In this forum post, Dimitar mentioned, “The current design of the network economy is based on the assumption that we think people will pay to upload their data. We have no evidence for this.”
That got me thinking…could there be some way that app services could subsidize user payments? Either voluntarily or as built in to the network?
If it will truly be less expensive to host services on the network instead of on centralized servers (a proposition which to me seems doubtful given that files need to be broken up into chunks, encrypted, stored on several nodes, and then recombined somehow…but maybe someone can give me a counterargument), and given that many of the services will be for the express purpose of making a profit, then perhaps hosters should share some of their savings with users.
I’m new here, so forgive me if this has already been considered, if I’m not using the correct terminology, or if I am misunderstanding something.
This is a powerful idea and deserves a substantial amount of consideration.
The current idea is for people to run an authenticator, which is like a personal assistant to make sure your data goes to the right place, has the appropriate permissions, is only available to apps the person wants it to go to, is paid for (or not paid for)… it sounds very empowering but probably needs a good balance of automation vs intervention.
It’s tempting for app devs to ‘make it easier’ for their users by just paying for the upload themselves. But that would really go against the authenticator and own-your-data concept. So there’s a double duty for Safe Network devs to make it easy for people to own their data, and easy for app devs to work with that particular data model.
My guess is the best way to subsidize upload payments is to make sure the ‘ownership’ and the ‘payment’ are very separate from each other. If they’re too close together it’s tempting for the app dev to both own-and-pay, but if they’re cleanly separated it’ll be possible for app devs to pay without necessarily owning the data.
Something similar to ethereum smart contracts ‘allowance’ function.
User A has 8 and wants to pay 10
User B has 20 and sets allowance for User A to spend 2
User A uses his own DBC + some form of partial DBC that shows User A may spend once 2.
Combined value is payed.
Maybe the allowance function can also be extended to only be allowed when to certain address or service is paid. So User can only pay to X but not transfer to anything else while using Allowance of B.
Then there final payment should also be check-ed if it failed and nothing happens or is paid in full.
Maybe the easiest way is for there to be a procedure made for businesses to have a system that when you place an order (as an example) the user pays for the order to be written and the business sends a DBC to which reimburses the user. Very tiny amount but doesn’t require any changes to what has been proposed already. If the user is ordering stuff then you’d expect they can cover the tiny amount to send an order.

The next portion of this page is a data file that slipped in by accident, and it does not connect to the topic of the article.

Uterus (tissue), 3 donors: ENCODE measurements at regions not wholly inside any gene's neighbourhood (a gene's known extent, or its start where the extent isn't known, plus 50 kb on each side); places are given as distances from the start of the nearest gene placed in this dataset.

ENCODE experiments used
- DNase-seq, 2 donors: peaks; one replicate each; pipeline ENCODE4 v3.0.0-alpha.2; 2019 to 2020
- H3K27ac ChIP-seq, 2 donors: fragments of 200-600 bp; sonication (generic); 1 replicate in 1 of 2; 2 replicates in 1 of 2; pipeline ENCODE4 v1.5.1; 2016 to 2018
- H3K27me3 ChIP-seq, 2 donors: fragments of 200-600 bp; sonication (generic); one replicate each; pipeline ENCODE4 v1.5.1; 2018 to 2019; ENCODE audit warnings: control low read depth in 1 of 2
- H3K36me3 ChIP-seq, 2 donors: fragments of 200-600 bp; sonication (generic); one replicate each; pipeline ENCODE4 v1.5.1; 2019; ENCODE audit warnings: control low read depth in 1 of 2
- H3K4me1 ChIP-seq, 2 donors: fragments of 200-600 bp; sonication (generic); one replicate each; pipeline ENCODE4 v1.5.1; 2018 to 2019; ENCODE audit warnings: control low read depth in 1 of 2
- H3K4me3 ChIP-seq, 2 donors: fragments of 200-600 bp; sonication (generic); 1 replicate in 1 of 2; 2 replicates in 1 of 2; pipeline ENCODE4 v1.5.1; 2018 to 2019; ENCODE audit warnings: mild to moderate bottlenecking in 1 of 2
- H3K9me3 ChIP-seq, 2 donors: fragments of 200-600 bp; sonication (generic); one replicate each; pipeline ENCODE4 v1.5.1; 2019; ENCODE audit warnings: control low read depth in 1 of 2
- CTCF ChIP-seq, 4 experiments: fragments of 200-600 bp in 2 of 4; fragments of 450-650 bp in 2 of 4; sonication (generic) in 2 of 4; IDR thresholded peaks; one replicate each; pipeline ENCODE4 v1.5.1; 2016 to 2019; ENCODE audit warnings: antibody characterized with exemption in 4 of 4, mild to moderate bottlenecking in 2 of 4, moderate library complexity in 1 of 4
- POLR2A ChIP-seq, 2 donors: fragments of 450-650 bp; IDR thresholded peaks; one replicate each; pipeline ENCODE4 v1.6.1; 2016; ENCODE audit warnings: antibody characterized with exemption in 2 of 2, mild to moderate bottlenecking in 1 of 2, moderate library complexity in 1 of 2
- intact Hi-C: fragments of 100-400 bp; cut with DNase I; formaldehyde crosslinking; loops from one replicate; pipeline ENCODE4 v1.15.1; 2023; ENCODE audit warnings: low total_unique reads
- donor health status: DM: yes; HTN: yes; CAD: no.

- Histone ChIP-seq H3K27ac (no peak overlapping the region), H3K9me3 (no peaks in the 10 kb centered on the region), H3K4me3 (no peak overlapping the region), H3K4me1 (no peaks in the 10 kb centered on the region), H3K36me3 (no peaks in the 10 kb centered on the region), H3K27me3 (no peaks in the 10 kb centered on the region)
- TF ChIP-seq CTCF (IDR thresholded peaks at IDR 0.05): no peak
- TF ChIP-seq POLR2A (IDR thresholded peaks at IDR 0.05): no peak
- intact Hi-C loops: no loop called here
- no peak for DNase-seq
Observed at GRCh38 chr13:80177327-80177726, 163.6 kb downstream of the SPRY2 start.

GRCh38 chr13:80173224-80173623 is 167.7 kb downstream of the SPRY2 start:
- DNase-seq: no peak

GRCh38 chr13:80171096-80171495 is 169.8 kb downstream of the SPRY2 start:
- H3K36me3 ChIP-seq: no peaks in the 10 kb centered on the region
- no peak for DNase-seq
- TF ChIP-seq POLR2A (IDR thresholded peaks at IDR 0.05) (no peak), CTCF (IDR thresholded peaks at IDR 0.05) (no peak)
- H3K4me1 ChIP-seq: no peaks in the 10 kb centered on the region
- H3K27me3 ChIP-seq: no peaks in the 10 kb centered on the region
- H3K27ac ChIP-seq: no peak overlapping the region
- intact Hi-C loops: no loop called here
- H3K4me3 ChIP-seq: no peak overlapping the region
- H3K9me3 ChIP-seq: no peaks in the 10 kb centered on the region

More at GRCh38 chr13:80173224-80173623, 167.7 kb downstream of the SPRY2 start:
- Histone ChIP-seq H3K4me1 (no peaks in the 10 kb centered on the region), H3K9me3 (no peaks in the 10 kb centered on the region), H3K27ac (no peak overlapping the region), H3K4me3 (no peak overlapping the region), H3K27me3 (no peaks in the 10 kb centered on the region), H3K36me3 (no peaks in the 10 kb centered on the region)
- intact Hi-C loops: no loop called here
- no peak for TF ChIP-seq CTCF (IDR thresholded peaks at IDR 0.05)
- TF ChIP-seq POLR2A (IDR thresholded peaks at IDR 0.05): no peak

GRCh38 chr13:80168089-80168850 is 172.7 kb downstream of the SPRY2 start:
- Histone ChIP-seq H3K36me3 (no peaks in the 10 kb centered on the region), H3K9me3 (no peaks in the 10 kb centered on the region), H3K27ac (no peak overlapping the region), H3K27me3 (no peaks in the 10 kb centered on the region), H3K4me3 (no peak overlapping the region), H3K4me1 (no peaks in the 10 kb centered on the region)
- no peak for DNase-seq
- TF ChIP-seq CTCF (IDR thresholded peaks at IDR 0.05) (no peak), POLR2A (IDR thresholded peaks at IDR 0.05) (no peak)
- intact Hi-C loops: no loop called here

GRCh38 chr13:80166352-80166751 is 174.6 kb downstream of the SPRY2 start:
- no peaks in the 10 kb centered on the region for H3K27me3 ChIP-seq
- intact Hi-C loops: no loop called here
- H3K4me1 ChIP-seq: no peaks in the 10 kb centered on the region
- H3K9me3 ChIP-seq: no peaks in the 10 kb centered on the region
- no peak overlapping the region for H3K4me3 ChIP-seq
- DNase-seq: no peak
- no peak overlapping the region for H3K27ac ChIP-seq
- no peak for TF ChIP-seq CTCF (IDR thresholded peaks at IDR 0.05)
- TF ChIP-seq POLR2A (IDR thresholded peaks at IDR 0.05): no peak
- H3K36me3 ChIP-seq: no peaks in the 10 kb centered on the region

Now for larger amounts, like a book size which might be more than a cent, then maybe the publishing company can prepay the writes by sending a DBC for the amount since there’d be a contract ensuring the upload occurs.
The cases where an App is legit and wants to fund the user for their uploads, there usually is a reason and in that reason a procedure could be worked out from post to pre paying for the storing. And in that too can be who owns what data if that is an issue. For instance a contractor hands over ownership of the data generated to the paying person via an App
I would also consider that the many reasons would require different protocols for deciding the method of paying with who owns what. It may just be better that it remains as the uploader owns the data and payment is determined by the “parties” with pre or post payments. Thus no mistake can be made by the Safe protocols/code and the user is clear on it rather than the core code deciding and the user may not know.
I like the ideas floated for how this might be possible!
I’ve been trying to think of some real world examples to crystallize what I’m imagining. I’ve come up with a couple: (1) A SafeFacebook that wanted to subsidize user payments to upload information, say a profile picture, because it otherwise earns a profit from operating the service, (2) a SafeGithub or SafeWikipedia that wanted to subsidize user payments to upload new information for charitable reasons, (3) a doctor that may wish to subsidize patient payments to upload medical records on a SafePatientPortal to encourage the secure transmission of sensitive medical information.
Ethereum Gas Station Network (GSN) abstracts the process of paying for gas away from end users which minimizes UX friction for dapps. With GSN, gasless clients can interact with Ethereum smart contracts without users needing ETH for transaction fees. The GSN is a decentralized system that improves dapp usability without sacrificing security.
Example use cases for GSN:
Privacy: Enabling ETH-less withdrawal of tokens sent to stealth addresses